The Divorce of Peace and Justice

It’s so easy to miss the critically important issues when focusing on materialistic concerns.

From the Christian Science Monitor: Peace before justice in Darfur “The UN must suspend an indictment of Sudan’s leader if it will bring a peace settlement.”

From the Chicago Tribune: Peace vs. justice in Sudan “…all the chest-thumping about justice being the enemy of peace rings hollow in light of the sad truth, which is that the on-again, off-again peace process—currently off—hasn’t gotten anywhere.”

From the Ottawa Citizen: Justice vs. peace “The ICC…is caught in a collision course between peace and justice in four African countries where it is working on cases.”

So…

I’ll stop trying to keep you from hurting me if you just say you’ll stop hurting me…

Or…

We know how much pain and suffering you’ve caused and we fear you greatly. We fear you so much we’re willing to not try to stop you if you’ll just sit down and talk.

Hmmm…

See that poisonous snake ready to bite you again? Just forget about that and talk some sense into it !

If my loving mother hadn’t, in all justice, slapped my hand away from that stove, I wouldn’t have a hand that peacefully avoids dangerous heat.

Why not weigh in on this discussion? I’ll admit it’s not necessarily an easily solved issue and my analogies may be rather weak but, really, what do you think?

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“Until the actions of humankind promote justice above the satisfaction of greed and readjusts the world’s economies accordingly, the gap between the rich and the poor will continue to widen, and the dream of sustainable economic growth, peace, and prosperity must remain elusive.”
Bahá’í International Community, 1993 Feb 12, Human Rights and Extreme Poverty

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Money To Burn


CNN: Zimbabwe introduces $100 billion banknotes
Each bill “…can buy only four oranges. The new note is equal to just one U.S. dollar.”
“…the official inflation rate now at 2.2 million percent.”
“The new bills are actually bearer checks and have an expiration date of December 31.”

BBC: Zimbabwe introduces Z$100bn note
“Zimbabwe’s meltdown has left at least 80% of the population in poverty, facing mass shortages of basic goods.”
From a resident: “So Z$100 billion can’t do anything because for me to go home I need Z$250 billion, so this [note] is worthless.”
“Zimbabwe was once one of the richest countries in Africa.”

Stunning in its sadness and surrealism . . .

What causes such gross failure?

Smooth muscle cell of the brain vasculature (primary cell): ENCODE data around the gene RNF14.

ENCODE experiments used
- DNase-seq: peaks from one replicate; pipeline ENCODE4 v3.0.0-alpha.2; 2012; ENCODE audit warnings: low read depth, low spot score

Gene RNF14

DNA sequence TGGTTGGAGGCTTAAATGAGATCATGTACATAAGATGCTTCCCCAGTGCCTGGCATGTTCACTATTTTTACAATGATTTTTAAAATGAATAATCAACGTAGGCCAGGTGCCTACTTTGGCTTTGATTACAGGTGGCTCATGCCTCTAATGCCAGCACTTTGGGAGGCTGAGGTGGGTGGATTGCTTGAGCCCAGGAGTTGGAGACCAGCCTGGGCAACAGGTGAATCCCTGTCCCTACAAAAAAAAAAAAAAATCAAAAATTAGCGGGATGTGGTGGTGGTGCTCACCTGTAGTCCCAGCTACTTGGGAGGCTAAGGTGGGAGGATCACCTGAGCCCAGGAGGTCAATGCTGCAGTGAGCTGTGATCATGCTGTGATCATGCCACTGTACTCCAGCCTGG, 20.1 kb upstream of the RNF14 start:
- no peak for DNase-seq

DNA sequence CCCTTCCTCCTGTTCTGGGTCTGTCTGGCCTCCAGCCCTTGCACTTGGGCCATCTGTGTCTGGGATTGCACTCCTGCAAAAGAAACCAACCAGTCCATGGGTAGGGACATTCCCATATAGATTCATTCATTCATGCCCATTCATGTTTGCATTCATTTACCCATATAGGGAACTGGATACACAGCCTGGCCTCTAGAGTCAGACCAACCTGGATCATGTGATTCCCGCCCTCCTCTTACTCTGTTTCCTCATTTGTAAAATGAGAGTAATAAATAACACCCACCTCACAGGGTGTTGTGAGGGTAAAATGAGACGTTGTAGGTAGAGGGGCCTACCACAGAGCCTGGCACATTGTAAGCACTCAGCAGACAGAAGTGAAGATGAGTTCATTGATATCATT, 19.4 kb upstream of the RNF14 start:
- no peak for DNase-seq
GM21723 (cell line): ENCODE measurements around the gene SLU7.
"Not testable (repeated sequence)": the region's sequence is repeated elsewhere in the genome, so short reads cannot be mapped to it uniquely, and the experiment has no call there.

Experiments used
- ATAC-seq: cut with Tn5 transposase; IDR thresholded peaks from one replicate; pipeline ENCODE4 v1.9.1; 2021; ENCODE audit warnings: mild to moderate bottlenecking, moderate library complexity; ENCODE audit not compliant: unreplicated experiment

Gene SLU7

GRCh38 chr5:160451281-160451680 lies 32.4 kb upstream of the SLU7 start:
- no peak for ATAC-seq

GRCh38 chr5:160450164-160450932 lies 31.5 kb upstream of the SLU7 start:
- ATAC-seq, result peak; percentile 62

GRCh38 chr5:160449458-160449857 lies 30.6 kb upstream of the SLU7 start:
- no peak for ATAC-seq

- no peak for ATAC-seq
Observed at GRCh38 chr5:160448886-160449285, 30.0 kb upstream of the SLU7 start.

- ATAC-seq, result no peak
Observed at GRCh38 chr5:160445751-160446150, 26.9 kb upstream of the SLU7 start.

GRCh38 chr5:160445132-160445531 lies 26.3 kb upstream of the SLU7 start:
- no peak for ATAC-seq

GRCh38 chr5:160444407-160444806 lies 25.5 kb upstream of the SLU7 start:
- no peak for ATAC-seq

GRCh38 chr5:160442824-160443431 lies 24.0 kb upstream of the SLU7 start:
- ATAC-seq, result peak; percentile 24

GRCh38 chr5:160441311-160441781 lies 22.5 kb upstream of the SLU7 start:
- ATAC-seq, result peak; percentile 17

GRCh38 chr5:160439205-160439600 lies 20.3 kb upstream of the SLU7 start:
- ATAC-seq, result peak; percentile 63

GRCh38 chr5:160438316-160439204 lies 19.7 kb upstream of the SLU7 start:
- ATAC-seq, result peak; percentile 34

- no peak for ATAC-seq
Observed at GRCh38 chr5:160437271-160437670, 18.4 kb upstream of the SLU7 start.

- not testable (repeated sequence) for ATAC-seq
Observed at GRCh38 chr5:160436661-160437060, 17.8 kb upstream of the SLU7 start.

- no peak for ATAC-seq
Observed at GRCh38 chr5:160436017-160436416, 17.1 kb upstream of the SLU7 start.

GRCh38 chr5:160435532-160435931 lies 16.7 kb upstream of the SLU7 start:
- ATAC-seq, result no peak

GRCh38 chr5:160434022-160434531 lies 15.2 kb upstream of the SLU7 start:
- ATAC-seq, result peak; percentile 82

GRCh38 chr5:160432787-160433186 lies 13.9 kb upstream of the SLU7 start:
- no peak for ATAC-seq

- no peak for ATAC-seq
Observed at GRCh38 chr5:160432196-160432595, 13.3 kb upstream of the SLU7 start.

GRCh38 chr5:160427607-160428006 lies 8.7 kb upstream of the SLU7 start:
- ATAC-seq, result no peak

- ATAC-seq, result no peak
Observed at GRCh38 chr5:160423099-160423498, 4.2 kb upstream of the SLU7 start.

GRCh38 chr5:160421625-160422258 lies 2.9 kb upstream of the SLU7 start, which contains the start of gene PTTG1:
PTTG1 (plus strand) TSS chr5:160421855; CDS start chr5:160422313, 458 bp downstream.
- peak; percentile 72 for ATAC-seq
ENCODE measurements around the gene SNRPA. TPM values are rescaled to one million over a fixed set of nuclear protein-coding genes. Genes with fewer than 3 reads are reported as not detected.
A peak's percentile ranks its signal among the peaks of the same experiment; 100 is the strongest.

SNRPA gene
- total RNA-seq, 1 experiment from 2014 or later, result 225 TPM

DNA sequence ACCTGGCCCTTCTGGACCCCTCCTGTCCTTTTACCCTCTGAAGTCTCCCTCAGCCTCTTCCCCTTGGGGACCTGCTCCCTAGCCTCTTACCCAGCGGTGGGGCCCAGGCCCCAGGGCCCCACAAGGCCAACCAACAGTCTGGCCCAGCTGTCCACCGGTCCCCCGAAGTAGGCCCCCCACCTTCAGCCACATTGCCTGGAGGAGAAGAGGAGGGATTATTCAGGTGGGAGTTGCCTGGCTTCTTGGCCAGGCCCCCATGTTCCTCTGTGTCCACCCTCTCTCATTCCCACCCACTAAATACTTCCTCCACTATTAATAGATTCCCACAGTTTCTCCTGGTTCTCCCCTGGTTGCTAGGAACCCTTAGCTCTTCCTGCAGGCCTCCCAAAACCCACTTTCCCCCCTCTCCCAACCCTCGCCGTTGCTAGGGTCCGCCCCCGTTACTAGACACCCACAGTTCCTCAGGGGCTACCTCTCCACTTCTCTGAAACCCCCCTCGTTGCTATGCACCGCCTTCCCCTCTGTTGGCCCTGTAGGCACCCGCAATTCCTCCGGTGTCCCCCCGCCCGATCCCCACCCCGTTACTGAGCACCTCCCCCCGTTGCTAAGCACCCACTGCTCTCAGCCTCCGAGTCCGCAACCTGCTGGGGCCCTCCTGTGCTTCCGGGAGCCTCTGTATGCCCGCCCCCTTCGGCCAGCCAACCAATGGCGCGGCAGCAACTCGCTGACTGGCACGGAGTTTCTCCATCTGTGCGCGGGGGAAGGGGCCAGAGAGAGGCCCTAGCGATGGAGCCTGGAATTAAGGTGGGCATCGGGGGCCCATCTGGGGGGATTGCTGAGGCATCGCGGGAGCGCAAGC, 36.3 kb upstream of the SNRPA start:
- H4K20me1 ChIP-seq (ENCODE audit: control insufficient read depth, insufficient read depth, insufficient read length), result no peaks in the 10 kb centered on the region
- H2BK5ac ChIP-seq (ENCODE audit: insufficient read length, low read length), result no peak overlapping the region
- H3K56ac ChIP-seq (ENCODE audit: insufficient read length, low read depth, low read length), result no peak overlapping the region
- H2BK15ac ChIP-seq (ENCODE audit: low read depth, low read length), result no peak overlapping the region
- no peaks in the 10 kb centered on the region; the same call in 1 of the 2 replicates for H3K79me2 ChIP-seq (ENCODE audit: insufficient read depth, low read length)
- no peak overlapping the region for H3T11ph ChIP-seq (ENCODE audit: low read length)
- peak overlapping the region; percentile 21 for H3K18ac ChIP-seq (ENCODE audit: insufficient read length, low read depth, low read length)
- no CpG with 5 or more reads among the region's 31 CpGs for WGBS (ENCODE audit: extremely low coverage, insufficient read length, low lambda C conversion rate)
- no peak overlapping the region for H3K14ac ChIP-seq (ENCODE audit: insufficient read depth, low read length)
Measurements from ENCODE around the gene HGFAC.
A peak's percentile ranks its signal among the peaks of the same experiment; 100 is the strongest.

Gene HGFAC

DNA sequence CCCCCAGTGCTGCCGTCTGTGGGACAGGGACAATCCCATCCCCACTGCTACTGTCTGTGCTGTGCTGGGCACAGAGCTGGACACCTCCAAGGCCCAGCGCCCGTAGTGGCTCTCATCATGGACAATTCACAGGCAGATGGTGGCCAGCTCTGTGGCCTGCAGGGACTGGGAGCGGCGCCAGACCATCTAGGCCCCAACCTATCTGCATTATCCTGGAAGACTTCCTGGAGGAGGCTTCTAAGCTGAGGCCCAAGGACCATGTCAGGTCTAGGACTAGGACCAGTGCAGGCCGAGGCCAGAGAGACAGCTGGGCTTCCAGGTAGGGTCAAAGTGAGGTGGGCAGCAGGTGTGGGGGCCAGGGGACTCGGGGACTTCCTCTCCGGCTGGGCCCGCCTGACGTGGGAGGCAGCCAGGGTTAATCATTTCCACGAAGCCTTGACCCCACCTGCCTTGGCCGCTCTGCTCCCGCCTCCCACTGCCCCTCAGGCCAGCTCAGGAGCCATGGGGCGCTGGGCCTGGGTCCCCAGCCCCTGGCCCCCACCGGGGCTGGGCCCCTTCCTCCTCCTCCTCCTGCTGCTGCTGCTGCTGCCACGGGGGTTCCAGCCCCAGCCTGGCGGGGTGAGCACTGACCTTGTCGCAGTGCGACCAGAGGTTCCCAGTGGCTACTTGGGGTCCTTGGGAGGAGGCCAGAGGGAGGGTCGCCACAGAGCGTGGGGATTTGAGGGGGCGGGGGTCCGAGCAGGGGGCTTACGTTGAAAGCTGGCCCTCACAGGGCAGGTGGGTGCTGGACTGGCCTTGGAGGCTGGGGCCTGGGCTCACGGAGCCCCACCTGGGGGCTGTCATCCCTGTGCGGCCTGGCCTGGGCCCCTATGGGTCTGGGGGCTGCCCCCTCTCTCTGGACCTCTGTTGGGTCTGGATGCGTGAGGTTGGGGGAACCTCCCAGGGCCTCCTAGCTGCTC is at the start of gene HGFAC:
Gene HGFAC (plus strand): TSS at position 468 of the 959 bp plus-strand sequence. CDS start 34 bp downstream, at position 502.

Why does it seem the haves could care less about the have-nots?

What does it take for people to realize that we’re all people?

Ever wonder how long the masses are going to take these sinister lies they’re being told?

Of course, making people starve is a very old technique used by oppressors. The oppressors don’t even have to live in the same country as the sufferers, especially in our global home.

Makes me want to cry . . .

“The dragon, symbol of heaven, comes to fight the false dragon that symbolized the inflation of the earth principle.”
I Ching

“Nations, though exhausted and disillusioned, have seemingly begun to cherish anew the spirit of revenge, of domination, and strife. Peoples, convulsed by economic upheavals, are slowly drifting into two great opposing camps with all their menace of social chaos, class hatreds, and worldwide ruin. Races, alienated more than ever before, are filled with mistrust, humiliation and fear, and seem to prepare themselves for a fresh and fateful encounter. Creeds and religions, caught in this whirlpool of conflict and passion, appear to gaze with impotence and despair at this spectacle of unceasing turmoil.”
Shoghí Effendí, Bahá’í Administration, p. 67

“Today, the agency on whom has devolved the task of creating this framework and of liberating the promotion of human rights from those who would exploit it is the system of international institutions born out of the tragedies of two ruinous world wars and the experience of worldwide economic breakdown. Significantly, the term ‘human rights’ has come into general use only since the promulgation of the United Nations Charter in 1945 and the adoption of the Universal Declaration of Human Rights three years later. In these history-making documents, formal recognition has been given to respect for social justice as a correlative of the establishment of world peace. The fact that the Declaration passed without a dissenting vote in the General Assembly conferred on it from the outset an authority that has grown steadily in the intervening years.”
Bahá’í International Community, 1995 Mar 03, The Prosperity of Humankind

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